New Ford Transit Van Designed to Be Tough on the Job, Lighter in Weight and on the Wallet
Ford is building a new road filled with potholes, bumps and curbs to test the new Transit full-size van at its Michigan Proving Grounds
New Transit van will eventually replace the Econoline wagon and van
Ford is a leader in lightweighting. The next-generation Transit will live up to Econoline’s Built Ford Tough reputation plus achieve at least 25 percent better fuel economy, thanks in part to smart weight reductions of at least 300 pounds compared to similar Econoline vans
DEARBORN, Mich., Dec. 7, 2011 – The ability to withstand a curb jump thousands of timesis not a typical vehicle requirement.
However, Ford is building a new road at its Michigan Proving Grounds north of Detroit to make sure one of its newest vehicles can stand up to the rough use it is sometimes subjected to.
The new Transit van, a predecessor of which is available in Europe, will eventually replace the venerable Econoline wagon and van in North America. The Transit will be a truly global cargo and people hauler with improvements in handling, fuel economy and technology.
“The new Transit will be the smartest, most fuel-efficient way to move cargo or people,” said Tim Stoehr, Ford Commercial Truck Marketing manager.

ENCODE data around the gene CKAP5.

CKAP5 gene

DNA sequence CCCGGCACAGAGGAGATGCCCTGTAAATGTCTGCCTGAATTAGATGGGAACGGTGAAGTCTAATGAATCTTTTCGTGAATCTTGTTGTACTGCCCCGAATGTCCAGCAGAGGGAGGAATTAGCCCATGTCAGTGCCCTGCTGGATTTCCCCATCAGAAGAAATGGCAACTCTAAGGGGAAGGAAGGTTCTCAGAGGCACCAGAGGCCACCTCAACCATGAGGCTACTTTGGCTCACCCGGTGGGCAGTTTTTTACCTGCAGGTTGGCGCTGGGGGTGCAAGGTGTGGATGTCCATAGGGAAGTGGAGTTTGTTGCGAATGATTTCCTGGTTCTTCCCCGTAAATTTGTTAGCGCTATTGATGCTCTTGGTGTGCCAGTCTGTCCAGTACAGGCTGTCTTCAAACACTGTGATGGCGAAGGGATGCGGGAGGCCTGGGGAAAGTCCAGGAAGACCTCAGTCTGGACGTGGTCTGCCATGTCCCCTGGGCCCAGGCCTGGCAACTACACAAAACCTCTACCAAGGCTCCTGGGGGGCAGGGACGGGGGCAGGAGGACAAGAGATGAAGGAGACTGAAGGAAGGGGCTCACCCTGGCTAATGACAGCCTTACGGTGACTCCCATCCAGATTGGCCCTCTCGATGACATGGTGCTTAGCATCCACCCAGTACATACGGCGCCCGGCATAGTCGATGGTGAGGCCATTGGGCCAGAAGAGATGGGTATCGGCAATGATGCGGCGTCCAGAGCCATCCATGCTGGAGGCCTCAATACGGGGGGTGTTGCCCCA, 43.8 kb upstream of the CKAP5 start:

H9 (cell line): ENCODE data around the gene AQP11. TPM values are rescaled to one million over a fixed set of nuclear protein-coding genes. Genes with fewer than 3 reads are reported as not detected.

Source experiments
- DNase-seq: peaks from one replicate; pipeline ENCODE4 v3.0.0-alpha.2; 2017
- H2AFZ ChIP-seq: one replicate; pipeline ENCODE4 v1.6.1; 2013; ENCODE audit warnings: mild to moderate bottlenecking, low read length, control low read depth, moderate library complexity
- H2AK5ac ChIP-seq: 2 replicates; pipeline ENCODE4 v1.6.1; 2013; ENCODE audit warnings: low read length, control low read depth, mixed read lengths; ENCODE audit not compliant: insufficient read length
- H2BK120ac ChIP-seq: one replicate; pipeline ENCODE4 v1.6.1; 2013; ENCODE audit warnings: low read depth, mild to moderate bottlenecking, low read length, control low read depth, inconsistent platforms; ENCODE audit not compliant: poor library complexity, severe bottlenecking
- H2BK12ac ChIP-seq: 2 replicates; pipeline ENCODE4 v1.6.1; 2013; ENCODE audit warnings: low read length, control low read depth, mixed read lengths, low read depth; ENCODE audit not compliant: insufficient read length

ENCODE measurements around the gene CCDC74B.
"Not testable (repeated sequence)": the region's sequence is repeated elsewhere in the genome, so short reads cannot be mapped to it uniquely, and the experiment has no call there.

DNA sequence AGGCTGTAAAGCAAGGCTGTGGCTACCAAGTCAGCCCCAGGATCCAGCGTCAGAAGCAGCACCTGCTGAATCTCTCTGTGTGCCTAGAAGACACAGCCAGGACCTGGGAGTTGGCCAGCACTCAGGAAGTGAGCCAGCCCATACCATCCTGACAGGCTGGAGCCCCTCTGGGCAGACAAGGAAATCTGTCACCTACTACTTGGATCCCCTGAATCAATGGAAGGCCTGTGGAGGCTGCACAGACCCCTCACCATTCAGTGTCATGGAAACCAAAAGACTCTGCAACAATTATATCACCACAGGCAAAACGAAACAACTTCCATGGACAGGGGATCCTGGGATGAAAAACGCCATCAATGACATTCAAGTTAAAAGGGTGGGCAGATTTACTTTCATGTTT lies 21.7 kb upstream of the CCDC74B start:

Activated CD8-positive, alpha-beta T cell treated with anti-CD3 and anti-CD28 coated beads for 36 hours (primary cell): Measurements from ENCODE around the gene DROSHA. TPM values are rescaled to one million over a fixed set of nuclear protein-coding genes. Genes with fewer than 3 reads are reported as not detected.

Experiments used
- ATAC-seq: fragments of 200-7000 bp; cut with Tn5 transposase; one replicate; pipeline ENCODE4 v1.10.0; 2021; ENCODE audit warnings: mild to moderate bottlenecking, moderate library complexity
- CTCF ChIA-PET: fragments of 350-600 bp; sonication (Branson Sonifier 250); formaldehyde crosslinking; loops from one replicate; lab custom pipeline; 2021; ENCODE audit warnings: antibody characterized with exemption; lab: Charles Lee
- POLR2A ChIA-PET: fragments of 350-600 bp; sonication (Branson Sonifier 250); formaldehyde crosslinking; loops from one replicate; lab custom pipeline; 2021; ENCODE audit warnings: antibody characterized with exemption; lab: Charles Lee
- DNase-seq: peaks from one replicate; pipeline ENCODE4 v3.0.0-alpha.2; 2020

Next year, the optimized Transit will be put through three months of intense durability testing including climbing the curbs on the specialized test road at the proving grounds. The Transit will climb the curbs thousands of times on top of navigating the bumpy and pothole-ridden road surface vehicles are sometimes required to endure.
A similar test road exists in Belgium, which Ford has used to test previous European models of the Transit.
European delivery drivers are often required to hop curbs and they require vehicles that are able to withstand the rigors of this obstacle. Ford is now working to ensure all of its Transit vehicles will be able to hold up against challenging conditions.
But Transit will go beyond living up to Econoline’s sterling work reputation. The vehicle will also achieve at least 25 percent better fuel economy compared to similar Econoline vans, thanks in part to smart weight savings that will trim at least 300 pounds from Transit compared to a similar E-Series van. That means customers will potentially save thousands of dollars in operating costs from fuel savings.
The Transit van is the best-selling van in Europe. Ford has sold more than 6 million Transits across five continents. Transit is currently offered to global customers in a variety of cargo, passenger and chassis cab configurations with a choice of three efficient diesels: the 2.2-liter Duratorq TDCi I-4, 2.4-liter Duratorq TDCi I-4 and 3.2-liter Duratorq TDCi I-5.
In 2010, the 6 millionth Transit rolled off the production line in Turkey. Conceived as Ford’s first pan-European product in the mid-1960s, the Transit will soon become a fully global asset.
To get ready for production in the U.S. by 2013, Ford is investing $1.1 billion in its Kansas City Assembly Plant, where the F-150 is built today.